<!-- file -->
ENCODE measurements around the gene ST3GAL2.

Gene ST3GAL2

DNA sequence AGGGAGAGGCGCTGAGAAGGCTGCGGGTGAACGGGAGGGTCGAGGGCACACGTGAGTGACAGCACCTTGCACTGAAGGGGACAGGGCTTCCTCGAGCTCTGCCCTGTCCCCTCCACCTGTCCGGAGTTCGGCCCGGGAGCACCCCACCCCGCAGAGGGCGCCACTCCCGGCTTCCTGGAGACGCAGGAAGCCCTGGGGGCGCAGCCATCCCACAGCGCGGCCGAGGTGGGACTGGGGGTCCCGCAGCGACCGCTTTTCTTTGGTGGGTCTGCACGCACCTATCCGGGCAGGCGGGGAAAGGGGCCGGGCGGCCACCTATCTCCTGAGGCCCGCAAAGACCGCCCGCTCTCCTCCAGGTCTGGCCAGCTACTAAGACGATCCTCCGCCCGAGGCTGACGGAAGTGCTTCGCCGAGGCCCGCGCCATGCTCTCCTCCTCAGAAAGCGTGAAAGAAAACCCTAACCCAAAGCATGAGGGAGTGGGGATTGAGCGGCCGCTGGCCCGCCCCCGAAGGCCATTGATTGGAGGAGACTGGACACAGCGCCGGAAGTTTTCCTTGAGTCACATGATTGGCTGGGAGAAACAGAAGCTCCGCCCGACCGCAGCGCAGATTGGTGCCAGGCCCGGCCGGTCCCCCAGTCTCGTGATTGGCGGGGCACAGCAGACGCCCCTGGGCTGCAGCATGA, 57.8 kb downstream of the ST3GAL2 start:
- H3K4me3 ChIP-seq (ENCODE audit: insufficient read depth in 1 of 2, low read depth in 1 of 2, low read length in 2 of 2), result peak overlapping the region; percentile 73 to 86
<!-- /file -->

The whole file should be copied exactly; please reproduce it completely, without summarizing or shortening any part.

ENCODE measurements around the gene ST3GAL2.

Gene ST3GAL2

DNA sequence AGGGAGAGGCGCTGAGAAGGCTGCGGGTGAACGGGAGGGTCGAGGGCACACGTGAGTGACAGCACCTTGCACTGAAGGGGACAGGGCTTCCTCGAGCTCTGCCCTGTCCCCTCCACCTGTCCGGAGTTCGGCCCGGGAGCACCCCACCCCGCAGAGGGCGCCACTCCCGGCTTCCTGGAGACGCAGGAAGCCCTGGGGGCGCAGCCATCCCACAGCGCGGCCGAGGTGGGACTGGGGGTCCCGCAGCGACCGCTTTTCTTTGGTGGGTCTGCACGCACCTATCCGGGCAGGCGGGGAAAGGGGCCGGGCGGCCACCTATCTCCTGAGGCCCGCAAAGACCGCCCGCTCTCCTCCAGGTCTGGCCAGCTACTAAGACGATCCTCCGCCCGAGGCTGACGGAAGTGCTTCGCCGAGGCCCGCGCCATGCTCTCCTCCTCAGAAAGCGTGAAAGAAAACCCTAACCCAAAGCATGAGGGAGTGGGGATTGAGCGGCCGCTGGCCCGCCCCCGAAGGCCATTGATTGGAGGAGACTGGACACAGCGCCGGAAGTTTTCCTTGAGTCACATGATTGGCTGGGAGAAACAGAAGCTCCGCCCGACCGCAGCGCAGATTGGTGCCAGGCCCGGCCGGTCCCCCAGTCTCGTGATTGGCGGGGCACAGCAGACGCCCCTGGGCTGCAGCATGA, 57.8 kb downstream of the ST3GAL2 start:
- H3K4me3 ChIP-seq (ENCODE audit: insufficient read depth in 1 of 2, low read depth in 1 of 2, low read length in 2 of 2), result peak overlapping the region; percentile 73 to 86